A little pat on the back can go a long way.
Employees at wedu, a Manchester digital marketing company, recognize co-workers by awarding “wedu bucks.”
One worker honored someone for helping to turn around a project quickly. Another got thanked for feeding office fish.
A digital platform by a Colorado company allows companies to set up employee recognition programs where the employees — and not just the bosses — give out praise.
“The employees can then see who and why bonuses are being given out. It’s great for driving core values and peer recognition,” wedu CEO Sean Owen said.
About 30 companies in New Hampshire with about 1,000 total employees have signed up with Bonusly, according to Raphael Crawford-Marks, its co-founder and CEO.
“The economic value of the currency is not what drives the benefits of the system,” he said in a phone interview from Boulder, Colo., where the company is headquartered.
“The benefit is just because of receiving the recognition, positive reinforcement of behaviors that drive the value of the company,” he said.
Companies sign on to offer a currency, such as points, that it awards to employees, who decide how much to allocate to deserving co-workers. That currency can be exchanged for gift cards or other awards.
Employers pay $3 to $5 per employee per month plus the cost of the prizes.
In Portsmouth, workers at C3 Metrics, a company that measures the effectiveness of advertising, have used Bonusly for more than a year. The Bonusly platform was integrated with the C3 Metrics internal messaging system. Company leaders were looking for a way to break up people sitting and staring at spreadsheets.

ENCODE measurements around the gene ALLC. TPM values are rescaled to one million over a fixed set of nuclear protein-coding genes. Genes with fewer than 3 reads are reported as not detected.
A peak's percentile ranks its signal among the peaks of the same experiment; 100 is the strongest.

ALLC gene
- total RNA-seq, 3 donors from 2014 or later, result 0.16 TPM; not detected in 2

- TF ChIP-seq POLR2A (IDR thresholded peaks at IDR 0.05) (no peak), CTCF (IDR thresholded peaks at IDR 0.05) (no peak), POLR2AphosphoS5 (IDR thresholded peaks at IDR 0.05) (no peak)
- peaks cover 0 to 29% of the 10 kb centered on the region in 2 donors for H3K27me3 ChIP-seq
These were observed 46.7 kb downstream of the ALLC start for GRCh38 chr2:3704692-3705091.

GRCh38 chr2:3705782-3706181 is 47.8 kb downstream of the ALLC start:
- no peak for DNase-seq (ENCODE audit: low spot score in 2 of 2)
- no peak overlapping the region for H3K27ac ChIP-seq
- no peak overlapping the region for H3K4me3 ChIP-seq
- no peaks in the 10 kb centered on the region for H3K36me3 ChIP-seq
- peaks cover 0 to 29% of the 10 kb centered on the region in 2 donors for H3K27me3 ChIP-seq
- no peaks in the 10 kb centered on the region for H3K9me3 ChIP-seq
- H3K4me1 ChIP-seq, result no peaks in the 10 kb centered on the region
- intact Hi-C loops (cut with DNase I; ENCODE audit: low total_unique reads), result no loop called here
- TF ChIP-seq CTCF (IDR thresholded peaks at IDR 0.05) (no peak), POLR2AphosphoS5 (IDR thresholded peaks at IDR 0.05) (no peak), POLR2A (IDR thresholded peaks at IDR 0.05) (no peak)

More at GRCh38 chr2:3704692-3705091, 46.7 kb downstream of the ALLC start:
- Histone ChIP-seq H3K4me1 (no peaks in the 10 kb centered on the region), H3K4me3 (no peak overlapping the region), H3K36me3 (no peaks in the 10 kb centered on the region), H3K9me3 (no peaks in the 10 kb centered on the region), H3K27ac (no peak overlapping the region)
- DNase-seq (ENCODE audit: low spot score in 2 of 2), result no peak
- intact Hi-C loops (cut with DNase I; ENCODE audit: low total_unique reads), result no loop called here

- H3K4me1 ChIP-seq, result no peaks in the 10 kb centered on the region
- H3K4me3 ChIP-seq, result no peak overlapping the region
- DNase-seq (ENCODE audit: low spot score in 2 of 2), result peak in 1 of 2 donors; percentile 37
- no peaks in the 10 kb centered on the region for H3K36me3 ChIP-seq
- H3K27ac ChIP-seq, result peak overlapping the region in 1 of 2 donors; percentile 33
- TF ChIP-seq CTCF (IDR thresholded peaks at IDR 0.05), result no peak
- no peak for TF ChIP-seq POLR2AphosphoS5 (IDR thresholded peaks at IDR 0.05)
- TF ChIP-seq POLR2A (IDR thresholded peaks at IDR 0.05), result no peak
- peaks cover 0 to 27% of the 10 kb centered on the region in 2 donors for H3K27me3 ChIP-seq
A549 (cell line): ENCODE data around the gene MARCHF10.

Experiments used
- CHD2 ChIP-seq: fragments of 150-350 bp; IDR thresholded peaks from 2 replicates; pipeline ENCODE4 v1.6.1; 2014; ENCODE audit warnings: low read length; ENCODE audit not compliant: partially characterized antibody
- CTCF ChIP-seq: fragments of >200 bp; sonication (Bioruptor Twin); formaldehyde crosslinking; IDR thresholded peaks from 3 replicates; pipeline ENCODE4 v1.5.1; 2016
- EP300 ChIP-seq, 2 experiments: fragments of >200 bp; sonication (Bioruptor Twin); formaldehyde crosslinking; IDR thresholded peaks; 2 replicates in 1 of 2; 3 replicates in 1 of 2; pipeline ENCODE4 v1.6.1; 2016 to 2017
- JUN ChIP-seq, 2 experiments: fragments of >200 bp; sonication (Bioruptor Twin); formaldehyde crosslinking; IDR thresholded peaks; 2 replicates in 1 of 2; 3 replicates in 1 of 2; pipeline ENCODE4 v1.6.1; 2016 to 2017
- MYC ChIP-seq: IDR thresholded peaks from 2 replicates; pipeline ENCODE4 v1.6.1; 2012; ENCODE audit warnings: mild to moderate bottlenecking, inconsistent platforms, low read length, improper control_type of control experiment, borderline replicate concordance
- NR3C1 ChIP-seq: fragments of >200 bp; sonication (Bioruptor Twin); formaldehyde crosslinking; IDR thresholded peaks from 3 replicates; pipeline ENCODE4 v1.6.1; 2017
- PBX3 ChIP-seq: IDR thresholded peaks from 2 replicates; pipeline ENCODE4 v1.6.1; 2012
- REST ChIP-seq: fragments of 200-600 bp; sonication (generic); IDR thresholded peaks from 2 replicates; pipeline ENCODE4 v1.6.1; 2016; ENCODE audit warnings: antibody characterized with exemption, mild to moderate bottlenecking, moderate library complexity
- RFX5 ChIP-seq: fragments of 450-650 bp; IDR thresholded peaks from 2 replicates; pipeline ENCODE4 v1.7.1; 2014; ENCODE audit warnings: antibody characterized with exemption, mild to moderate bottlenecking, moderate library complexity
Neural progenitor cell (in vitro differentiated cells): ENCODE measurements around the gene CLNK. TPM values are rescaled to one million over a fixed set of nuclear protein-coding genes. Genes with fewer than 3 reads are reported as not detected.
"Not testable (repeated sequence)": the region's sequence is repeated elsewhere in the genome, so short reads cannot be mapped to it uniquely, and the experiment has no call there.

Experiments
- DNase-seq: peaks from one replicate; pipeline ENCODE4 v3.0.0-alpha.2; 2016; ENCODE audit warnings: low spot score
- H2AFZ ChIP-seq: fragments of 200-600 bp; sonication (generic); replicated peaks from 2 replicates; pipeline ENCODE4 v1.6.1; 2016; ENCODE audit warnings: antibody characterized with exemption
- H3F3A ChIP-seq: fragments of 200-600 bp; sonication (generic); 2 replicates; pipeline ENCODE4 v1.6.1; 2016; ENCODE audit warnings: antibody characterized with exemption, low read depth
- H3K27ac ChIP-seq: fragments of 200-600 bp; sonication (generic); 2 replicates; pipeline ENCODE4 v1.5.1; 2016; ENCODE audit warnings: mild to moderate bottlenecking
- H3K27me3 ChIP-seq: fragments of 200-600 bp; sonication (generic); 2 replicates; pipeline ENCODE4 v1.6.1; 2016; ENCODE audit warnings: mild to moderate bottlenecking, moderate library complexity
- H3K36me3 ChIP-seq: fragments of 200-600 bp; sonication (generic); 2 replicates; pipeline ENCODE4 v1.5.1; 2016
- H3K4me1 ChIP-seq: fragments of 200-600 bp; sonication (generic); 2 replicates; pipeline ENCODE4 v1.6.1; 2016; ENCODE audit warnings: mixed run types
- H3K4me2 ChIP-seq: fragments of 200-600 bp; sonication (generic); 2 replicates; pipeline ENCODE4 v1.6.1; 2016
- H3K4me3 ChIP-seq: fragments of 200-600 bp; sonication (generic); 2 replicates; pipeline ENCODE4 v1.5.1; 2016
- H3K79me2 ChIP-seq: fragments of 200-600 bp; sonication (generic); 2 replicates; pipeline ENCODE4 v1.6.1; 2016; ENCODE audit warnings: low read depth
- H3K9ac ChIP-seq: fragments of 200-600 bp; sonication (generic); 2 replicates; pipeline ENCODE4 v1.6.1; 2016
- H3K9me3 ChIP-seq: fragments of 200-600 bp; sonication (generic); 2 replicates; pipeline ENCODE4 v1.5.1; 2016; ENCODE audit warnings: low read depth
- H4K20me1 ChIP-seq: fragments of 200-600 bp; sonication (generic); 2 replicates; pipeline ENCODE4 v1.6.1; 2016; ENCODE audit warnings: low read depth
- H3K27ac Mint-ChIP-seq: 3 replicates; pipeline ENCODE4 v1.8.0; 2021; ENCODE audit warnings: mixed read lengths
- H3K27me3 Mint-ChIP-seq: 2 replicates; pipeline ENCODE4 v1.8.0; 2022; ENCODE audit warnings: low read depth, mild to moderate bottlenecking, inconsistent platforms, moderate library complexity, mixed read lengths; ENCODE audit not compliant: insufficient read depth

“We find it’s great for encouragement,” said Jeff Greenfield, C3 Metrics’ chief attribution officer and co-founder.
The Bonusly program serves as “a very important piece of the employee retention pie,” Greenfield said.
“Millennials today are looking for transparency that historically has not been around in most workplaces,” he said. “Having an open recognition system like Bonusly goes along with the level of transparency that millennials want today, and they need it.”
People who are recognized have their names projected on large-screen TVs in the office. They also earn gift cards or can designate a charity for a donation.
“The return on investment is definitely there,” Greenfield said.
At Great NH Restaurants, workers can earn merits or “golden dollars” on their employee comp cards, receiving merits for taking extra shifts or giving co-workers an extra hand.
“It seems kind of silly, but they’re real cool,” said Nicole Barreira, director of marketing and menu development.
The chain employs 760 employees, at New Hampshire restaurants, known as CJ’s Great West Grill, T-Bones, Cactus Jack’s and the Copper Door.
Other employers are reaching out to workers asking them to prioritize the perks they would like to receive.
Eversource’s employee-led Young Professionals Business Resource Group developed a survey that its members are taking “to provide insights into the kind of work benefits that most appeal to them and would motivate them to stay with the company,” Eversource spokesman Kaitlyn Woods said.
Questions include whether workers would be interested in a carpool or rideshare program, whether they would take advantage of pet insurance, and whether they would prefer on-site child care or a stipend.
“We will be seriously considering the feedback we receive from our Young Professionals BRG members as we continue to develop programs, policies and creative benefits that will attract and retain young talent,” Woods said.